By JeanMarie Brownson, Dinner at Home
June 12, 2013
I haven't been fishing with my dad since early high school. Yet every single time I cook or order fish, I think of my father. Reason being that fish and fishing always take center stage in his favorite stories. Overturned canoes, rainbow trout the size of his arm, the deep chill of the rivers out West, perfect fly-fishing conditions, the quantity of beer my brothers and cousin bring, the guides, the waters, the beauty of the catch and more. Thousands of photographs attest to the glistening skin, bulging eyes and utter freshness of the fish he's briefly met.
Mind you his best stories never involve actually eating the fish, save for a shore lunch or two. His fishing is for the sport, the camaraderie of guys, the solitude of water. The cooking of fish primarily centers on his home grill, with fish carefully selected at reputable markets. He's taught us the fine art of grilling over charcoal embers. This Father's Day we'll return the favor and grill for him.
Carefully that is, since grilling fish offers lots of room for errors: fire too hot, fish too thin, fish breaks while turning, fish underseasoned, etc.
My solution: Don't cook fish directly on the grill. Instead, I opt for grill accessories such as grilling baskets, perforated pans and silicone grill mats. My favorite fish grilling accoutrements, such as wood planks and sturdy fresh leaves, also add flavor.
Grilling fish wrapped in leaves is a technique utilized in other cuisines, mostly Asian and Mexican. I'm particularly fond of seasoning mild-tasting fish fillets with zesty curry paste and grilling them wrapped in aromatic leaves such as banana leaves. These packets make the cooking nearly foolproof since the leaf prevents the fish from sticking to the grill and it holds in moisture to prevent drying.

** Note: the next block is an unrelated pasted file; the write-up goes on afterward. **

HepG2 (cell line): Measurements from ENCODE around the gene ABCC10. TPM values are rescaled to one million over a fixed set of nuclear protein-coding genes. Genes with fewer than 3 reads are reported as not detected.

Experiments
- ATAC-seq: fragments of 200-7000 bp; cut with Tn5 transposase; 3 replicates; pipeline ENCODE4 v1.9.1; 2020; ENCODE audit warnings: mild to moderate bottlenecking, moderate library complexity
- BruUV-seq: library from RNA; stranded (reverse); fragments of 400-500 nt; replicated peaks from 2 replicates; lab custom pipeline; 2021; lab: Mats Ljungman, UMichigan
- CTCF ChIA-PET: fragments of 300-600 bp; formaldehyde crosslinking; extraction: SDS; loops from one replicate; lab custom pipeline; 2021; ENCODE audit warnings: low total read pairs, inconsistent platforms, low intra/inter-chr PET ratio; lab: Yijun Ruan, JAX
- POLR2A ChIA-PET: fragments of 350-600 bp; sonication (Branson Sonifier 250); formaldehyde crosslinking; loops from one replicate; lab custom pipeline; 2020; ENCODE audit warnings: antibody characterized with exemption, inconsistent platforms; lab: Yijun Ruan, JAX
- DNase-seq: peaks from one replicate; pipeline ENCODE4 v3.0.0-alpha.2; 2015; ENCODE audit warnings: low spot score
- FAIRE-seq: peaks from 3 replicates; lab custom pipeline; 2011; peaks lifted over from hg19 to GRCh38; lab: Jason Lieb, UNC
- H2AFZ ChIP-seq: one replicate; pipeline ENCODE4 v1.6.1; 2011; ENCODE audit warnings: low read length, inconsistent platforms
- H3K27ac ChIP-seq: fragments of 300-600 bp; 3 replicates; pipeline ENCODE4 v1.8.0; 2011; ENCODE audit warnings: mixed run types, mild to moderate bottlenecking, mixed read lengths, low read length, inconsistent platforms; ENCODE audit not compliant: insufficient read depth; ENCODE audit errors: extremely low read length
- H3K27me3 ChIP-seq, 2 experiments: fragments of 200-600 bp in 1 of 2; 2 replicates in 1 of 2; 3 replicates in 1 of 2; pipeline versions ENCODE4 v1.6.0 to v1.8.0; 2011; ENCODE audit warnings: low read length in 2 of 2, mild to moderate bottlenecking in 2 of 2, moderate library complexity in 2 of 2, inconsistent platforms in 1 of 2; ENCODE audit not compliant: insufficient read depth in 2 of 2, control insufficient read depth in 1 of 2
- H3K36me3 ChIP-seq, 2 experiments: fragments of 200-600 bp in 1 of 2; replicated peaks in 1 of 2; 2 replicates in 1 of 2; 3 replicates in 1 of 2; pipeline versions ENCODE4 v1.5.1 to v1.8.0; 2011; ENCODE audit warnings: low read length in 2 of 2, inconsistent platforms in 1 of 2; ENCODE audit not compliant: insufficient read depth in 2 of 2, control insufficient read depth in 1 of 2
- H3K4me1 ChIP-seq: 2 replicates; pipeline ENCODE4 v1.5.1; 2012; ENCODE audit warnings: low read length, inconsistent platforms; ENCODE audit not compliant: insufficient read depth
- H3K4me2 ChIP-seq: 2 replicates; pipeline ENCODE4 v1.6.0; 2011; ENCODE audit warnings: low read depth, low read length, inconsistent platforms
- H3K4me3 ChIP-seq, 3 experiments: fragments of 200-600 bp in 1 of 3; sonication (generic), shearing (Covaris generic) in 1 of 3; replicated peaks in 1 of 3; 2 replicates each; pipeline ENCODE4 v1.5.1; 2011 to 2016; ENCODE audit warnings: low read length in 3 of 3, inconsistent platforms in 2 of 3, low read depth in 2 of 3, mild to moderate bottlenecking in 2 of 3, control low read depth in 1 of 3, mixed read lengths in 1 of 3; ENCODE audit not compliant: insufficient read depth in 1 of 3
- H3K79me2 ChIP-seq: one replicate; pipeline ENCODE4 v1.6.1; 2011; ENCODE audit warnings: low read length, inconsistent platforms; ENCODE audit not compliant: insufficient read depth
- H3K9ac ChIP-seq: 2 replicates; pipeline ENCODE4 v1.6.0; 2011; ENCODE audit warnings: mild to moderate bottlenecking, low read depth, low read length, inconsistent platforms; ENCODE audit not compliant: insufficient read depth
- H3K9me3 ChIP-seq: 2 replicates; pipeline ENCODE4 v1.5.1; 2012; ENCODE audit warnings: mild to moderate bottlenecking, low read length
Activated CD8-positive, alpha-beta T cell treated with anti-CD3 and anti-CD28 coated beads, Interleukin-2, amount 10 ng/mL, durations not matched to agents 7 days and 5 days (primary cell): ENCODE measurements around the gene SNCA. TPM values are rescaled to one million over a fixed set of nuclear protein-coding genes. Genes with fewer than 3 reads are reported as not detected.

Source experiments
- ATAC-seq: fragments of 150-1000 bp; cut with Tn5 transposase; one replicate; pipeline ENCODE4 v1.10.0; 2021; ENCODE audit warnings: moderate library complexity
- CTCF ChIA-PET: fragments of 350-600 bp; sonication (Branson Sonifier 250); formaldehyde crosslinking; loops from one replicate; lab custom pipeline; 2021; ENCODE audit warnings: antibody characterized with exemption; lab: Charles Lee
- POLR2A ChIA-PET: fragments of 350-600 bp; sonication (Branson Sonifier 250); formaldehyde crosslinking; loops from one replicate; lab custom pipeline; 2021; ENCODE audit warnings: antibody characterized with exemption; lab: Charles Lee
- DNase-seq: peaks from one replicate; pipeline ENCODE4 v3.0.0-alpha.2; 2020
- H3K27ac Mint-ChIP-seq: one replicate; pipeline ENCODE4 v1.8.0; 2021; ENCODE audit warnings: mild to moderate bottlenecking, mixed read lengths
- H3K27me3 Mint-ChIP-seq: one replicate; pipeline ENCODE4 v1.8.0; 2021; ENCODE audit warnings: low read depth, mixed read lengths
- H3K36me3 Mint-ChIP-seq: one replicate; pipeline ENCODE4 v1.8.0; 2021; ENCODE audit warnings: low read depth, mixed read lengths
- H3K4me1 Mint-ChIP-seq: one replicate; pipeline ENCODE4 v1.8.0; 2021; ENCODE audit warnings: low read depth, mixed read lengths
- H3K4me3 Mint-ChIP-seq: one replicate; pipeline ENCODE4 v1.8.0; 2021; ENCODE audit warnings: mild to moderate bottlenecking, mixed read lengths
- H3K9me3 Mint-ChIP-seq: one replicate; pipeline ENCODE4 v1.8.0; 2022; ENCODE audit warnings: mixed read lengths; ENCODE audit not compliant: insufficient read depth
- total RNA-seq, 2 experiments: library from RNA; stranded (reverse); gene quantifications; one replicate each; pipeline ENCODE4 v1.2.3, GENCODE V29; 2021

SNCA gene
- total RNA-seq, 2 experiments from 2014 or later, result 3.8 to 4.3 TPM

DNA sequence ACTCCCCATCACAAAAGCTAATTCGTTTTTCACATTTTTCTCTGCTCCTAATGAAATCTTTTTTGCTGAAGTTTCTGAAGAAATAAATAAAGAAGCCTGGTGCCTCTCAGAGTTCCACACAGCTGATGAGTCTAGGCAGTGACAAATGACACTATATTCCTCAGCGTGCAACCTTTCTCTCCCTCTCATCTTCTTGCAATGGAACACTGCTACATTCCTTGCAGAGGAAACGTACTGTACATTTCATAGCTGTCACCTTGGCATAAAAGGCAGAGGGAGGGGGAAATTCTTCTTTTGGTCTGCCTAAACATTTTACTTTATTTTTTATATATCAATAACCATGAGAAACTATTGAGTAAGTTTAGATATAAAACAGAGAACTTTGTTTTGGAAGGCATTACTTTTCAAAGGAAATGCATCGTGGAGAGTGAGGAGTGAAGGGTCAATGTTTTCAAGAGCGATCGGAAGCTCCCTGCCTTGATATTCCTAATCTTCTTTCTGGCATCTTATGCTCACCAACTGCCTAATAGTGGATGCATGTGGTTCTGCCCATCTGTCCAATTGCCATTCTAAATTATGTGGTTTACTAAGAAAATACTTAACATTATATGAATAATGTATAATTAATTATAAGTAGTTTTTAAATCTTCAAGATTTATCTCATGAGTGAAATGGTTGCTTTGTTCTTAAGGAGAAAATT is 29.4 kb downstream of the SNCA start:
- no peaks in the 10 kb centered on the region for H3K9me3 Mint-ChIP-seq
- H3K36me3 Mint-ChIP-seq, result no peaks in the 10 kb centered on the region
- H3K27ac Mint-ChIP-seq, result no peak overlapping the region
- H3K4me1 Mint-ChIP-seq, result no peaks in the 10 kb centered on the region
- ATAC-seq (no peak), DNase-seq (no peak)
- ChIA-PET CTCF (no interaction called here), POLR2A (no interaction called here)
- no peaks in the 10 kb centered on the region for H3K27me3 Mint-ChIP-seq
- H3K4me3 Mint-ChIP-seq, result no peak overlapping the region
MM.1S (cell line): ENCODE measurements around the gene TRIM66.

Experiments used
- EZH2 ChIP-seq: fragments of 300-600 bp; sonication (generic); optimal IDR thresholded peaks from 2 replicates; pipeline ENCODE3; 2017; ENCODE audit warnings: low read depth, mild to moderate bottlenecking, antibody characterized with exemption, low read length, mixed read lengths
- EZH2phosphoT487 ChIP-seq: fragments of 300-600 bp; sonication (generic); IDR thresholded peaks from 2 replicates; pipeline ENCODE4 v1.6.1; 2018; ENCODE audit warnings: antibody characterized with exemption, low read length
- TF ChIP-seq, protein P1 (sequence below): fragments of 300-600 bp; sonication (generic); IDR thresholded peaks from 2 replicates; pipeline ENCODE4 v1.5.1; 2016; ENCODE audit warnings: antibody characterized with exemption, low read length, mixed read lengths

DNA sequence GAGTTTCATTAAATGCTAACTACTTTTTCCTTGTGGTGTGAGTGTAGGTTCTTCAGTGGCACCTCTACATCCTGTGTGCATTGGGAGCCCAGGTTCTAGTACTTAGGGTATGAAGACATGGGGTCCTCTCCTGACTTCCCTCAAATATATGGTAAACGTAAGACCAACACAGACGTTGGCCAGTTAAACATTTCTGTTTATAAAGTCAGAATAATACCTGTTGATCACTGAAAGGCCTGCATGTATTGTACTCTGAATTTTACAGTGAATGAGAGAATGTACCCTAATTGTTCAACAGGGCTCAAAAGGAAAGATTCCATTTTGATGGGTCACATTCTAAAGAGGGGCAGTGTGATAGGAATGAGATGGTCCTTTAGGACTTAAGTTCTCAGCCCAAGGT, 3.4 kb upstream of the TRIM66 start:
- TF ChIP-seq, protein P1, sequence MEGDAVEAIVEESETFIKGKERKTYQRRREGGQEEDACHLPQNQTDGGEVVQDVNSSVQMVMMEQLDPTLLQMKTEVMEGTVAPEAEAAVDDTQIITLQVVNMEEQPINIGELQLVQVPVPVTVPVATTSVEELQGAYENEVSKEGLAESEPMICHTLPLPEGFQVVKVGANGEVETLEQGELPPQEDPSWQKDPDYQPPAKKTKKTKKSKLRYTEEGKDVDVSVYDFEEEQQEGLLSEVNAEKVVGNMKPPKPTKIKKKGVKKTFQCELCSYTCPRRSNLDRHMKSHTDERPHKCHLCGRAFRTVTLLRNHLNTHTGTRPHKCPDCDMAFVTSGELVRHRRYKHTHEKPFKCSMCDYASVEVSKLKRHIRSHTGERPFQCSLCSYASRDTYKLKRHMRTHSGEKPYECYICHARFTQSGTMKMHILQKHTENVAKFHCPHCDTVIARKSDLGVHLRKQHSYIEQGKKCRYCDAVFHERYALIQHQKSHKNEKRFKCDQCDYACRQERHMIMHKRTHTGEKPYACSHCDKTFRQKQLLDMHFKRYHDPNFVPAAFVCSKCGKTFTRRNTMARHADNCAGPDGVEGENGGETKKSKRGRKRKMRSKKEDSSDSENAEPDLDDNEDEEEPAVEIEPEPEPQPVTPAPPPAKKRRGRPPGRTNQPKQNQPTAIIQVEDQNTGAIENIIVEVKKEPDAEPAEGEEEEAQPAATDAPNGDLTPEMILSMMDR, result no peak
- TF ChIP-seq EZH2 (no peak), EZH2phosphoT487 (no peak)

You'll find banana leaves in the freezer section of most Mexican markets, international supermarkets (such as Tony's in the Chicago area) and Asian grocery stores. Simply let the leaves thaw on the counter until you can unfold them and cut off the squares needed for the recipe. The remaining leaves can be refrozen for later use.
Like many fathers, my dad believes in the flavor of wood paired with the crisp, clean flavors of seafood. He cooks on hardwood charcoal only; we usually follow suit. However, both the recipes that follow taste fantastic on the gas grill as well. Especially when cooking on the wood grilling planks readily available at Whole Foods, Williams-Sonoma and most specialty cookware shops.
For the planked fish recipe, I choose thick, meaty Copper River salmon, Alaskan King salmon and Alaskan halibut. Their season pairs perfectly with Father's Day.
I like to serve the brown sugar grilled fish with a side salad of lime-dressed watercress and grill-roasted potatoes. We make variations of these grilled potato packets all summer long. Pair them with anything you grill or transform them into warm salads. Saute leftover potatoes in a little olive oil the next day until crispy and browned, then stir in chunks of leftover grilled fish for a quick grilled "hash." It's the stuff of fish stories for the next generation.
Brown sugar grilled salmon on cedar planks
Prep: 10 minutes
Soak: 30 minutes or more
Cook: 12 minutes
2 wood grilling planks, such as cedar, alder, maple
1/2 cup packed dark brown sugar